The PRA would have allowed recipients of an offending commercial electronic message to seek court ordered “compensation in an amount equal to the actual loss or damage suffered or expenses incurred;” and “up to $200 for each contravention of that provision, not exceeding $1,000,000 for each day on which a contravention occurred.” It was anticipated that the PRA could provide fertile ground for class action lawsuits, especially given the statutory damages allowed for under the law.
The Canadian Marketing Association spearheaded a business coalition with the Canadian Chamber of Commerce to communicate with government policy-makers the widespread concern about the anticipated negative impacts of the PRA. Over the past several years, CMA has created a series of submissions and led numerous meetings with officials and the Minister’s office in persuading the Minister to act on this matter today.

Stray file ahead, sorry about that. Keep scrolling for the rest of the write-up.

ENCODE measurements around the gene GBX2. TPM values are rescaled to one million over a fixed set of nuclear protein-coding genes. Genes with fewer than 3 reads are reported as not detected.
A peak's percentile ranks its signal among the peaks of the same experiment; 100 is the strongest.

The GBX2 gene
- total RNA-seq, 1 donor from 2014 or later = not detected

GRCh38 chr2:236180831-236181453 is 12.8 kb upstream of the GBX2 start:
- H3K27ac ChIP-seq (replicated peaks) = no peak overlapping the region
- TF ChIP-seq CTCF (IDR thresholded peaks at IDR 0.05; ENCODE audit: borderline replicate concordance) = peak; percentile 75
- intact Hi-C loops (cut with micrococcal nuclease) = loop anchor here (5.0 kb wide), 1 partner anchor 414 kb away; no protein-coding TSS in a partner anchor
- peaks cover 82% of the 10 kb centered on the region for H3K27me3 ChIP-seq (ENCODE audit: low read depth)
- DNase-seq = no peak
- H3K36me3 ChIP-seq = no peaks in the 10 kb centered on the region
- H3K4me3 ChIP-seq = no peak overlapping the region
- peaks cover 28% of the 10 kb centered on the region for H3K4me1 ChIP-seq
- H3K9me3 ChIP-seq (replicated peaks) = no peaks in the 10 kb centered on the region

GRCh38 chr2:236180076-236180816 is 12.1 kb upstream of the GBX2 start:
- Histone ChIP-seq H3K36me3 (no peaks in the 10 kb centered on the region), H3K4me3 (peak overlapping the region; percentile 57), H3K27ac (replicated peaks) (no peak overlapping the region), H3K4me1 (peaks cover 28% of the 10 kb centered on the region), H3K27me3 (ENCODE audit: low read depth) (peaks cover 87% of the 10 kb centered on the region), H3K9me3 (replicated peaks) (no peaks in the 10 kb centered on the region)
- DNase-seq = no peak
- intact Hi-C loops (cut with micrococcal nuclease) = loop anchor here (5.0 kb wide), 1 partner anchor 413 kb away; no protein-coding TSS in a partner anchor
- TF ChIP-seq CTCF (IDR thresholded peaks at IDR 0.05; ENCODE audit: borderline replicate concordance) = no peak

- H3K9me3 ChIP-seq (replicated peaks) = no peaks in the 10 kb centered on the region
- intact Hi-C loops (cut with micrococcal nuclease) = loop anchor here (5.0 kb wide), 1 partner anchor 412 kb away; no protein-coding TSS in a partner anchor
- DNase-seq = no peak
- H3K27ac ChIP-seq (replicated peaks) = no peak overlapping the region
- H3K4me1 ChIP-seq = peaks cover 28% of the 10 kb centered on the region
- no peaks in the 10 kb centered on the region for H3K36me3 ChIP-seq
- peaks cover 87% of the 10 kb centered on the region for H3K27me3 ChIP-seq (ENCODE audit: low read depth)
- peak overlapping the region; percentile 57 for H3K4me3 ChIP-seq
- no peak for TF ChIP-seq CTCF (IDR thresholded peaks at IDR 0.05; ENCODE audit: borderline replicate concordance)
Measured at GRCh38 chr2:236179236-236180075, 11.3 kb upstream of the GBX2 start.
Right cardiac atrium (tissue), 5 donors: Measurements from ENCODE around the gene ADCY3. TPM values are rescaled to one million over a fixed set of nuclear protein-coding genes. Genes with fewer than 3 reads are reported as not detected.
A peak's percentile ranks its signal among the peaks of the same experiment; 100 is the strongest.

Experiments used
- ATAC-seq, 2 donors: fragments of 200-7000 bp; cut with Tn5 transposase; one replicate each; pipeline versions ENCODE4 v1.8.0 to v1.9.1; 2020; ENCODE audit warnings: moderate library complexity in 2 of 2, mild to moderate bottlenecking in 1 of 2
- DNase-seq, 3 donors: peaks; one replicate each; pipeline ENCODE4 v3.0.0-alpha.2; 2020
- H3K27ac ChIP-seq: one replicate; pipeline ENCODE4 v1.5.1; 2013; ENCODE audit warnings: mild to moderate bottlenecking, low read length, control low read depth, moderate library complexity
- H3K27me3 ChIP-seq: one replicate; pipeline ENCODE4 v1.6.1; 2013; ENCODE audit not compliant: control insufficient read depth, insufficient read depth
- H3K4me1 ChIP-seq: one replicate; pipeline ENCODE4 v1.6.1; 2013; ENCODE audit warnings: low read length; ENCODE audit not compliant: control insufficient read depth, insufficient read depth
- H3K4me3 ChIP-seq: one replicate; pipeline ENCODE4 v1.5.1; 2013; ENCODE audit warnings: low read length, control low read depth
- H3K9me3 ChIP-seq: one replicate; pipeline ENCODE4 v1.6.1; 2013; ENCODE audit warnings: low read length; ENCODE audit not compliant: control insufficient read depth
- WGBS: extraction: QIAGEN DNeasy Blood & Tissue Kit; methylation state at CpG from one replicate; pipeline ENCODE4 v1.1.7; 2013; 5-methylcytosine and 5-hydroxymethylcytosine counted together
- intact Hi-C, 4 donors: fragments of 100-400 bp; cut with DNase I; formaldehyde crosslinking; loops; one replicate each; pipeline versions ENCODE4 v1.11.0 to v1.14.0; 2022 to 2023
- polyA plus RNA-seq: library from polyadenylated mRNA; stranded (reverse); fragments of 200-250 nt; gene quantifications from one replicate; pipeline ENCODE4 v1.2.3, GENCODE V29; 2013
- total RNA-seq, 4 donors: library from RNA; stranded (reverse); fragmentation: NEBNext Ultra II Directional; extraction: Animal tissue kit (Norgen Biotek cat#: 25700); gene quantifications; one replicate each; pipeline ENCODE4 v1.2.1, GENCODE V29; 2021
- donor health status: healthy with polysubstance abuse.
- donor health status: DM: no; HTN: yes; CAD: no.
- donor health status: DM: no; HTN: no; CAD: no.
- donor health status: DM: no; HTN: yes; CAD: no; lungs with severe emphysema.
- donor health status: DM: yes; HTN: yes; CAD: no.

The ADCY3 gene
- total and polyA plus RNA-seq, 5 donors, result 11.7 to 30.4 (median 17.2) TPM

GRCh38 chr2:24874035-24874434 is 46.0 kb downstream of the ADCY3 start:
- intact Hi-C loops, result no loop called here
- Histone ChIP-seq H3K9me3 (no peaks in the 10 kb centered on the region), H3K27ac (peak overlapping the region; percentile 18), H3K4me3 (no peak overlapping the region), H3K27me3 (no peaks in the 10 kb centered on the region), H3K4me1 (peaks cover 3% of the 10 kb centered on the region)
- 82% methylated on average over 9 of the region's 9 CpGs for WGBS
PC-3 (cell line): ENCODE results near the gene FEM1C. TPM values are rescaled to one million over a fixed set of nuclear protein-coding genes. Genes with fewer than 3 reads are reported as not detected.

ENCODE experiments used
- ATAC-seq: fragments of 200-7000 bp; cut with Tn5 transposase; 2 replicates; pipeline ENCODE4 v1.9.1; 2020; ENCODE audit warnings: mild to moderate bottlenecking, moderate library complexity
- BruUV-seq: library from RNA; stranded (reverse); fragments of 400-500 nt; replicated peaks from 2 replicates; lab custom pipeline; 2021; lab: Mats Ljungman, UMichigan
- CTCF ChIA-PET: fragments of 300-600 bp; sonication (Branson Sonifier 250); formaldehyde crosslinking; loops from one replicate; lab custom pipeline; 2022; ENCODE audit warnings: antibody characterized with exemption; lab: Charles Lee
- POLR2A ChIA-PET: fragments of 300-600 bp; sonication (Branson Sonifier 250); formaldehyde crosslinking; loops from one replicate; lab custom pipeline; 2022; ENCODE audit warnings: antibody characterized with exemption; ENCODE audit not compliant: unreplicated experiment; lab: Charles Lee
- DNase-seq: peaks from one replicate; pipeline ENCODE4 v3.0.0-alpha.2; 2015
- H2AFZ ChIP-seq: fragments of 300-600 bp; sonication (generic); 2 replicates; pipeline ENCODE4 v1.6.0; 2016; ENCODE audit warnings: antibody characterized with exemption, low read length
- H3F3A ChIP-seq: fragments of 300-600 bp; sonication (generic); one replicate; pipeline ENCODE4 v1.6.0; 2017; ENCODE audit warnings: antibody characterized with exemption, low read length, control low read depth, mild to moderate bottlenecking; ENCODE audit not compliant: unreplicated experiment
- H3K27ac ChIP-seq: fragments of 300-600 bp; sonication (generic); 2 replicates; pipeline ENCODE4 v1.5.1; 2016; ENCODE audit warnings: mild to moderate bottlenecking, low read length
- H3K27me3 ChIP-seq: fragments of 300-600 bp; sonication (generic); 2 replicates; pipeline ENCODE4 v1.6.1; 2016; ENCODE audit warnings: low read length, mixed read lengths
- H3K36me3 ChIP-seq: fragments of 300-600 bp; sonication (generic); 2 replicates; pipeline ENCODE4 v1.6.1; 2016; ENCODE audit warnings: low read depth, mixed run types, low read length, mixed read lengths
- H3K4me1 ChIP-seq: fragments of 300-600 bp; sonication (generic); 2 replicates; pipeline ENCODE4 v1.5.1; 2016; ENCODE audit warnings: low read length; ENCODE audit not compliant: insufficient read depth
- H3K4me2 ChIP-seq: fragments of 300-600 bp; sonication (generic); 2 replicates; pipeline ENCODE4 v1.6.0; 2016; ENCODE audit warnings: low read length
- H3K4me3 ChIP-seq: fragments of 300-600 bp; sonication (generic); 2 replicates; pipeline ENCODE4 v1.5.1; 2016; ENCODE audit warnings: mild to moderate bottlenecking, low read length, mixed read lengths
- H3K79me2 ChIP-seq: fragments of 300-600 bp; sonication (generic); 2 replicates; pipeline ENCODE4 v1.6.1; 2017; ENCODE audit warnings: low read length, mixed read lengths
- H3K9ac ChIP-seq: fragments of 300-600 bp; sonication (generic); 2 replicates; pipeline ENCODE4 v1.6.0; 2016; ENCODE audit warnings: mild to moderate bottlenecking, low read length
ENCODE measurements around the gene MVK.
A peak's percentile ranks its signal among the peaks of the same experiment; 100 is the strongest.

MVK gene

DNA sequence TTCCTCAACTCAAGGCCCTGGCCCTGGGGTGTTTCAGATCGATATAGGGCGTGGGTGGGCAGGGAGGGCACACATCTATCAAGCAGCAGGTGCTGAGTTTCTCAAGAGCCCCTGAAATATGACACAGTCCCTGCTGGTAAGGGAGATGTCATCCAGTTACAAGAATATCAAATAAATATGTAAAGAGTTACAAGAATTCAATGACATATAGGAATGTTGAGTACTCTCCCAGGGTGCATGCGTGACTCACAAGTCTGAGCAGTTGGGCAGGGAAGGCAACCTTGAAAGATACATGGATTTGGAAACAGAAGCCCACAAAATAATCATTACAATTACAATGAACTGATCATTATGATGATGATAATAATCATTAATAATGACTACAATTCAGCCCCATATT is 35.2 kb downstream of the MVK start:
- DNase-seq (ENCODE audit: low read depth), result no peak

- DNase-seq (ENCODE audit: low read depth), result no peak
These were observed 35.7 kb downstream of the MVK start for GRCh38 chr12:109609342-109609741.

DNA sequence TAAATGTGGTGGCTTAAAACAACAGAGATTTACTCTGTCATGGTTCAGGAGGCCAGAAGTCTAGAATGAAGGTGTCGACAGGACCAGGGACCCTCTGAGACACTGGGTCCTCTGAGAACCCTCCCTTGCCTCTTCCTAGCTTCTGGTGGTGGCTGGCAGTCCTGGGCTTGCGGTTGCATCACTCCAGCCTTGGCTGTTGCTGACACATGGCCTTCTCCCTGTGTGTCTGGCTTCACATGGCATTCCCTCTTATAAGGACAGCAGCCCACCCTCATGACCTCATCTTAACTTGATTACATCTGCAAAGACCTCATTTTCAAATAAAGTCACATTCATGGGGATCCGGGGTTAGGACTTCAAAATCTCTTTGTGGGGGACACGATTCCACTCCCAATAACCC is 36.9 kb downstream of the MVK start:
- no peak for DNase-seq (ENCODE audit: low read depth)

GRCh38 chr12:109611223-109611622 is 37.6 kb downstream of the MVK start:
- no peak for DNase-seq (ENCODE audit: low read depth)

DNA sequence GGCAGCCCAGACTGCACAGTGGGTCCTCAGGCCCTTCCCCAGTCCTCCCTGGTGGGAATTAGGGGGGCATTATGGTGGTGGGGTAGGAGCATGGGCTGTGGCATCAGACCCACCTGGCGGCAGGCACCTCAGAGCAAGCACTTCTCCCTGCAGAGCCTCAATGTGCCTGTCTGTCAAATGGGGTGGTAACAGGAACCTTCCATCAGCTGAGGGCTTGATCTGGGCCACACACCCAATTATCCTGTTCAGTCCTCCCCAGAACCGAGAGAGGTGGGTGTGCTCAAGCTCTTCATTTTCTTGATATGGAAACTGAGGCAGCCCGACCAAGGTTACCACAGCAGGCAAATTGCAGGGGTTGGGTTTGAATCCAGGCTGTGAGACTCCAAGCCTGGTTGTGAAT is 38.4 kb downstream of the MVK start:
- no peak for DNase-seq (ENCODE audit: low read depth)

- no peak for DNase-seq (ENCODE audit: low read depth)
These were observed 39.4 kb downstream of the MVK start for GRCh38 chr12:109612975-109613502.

“CMA believes that the PRA is unnecessary given that Canadian consumers are already well-protected from spam by the three regulators tasked with enforcing CASL,” stated Wally Hill, CMA’s VP of Government & Consumer Affairs. “The Government has made the right decision by indefinitely suspending the PRA provision which would have created a competitive disadvantage for Canadian businesses engaged in digital marketing and e-commerce. CMA looks forward to participating in the future parliamentary review of CASL.”
The PRA announcement is good news; however, CASL compliance should remain a key priority for CMA Members in terms of their electronic messaging campaigns. With the upcoming July 1 expiry of the three-year transitional provisions for implied consents from the pre-CASL era, Members have three weeks for any final efforts to renew the dated consent from these customers.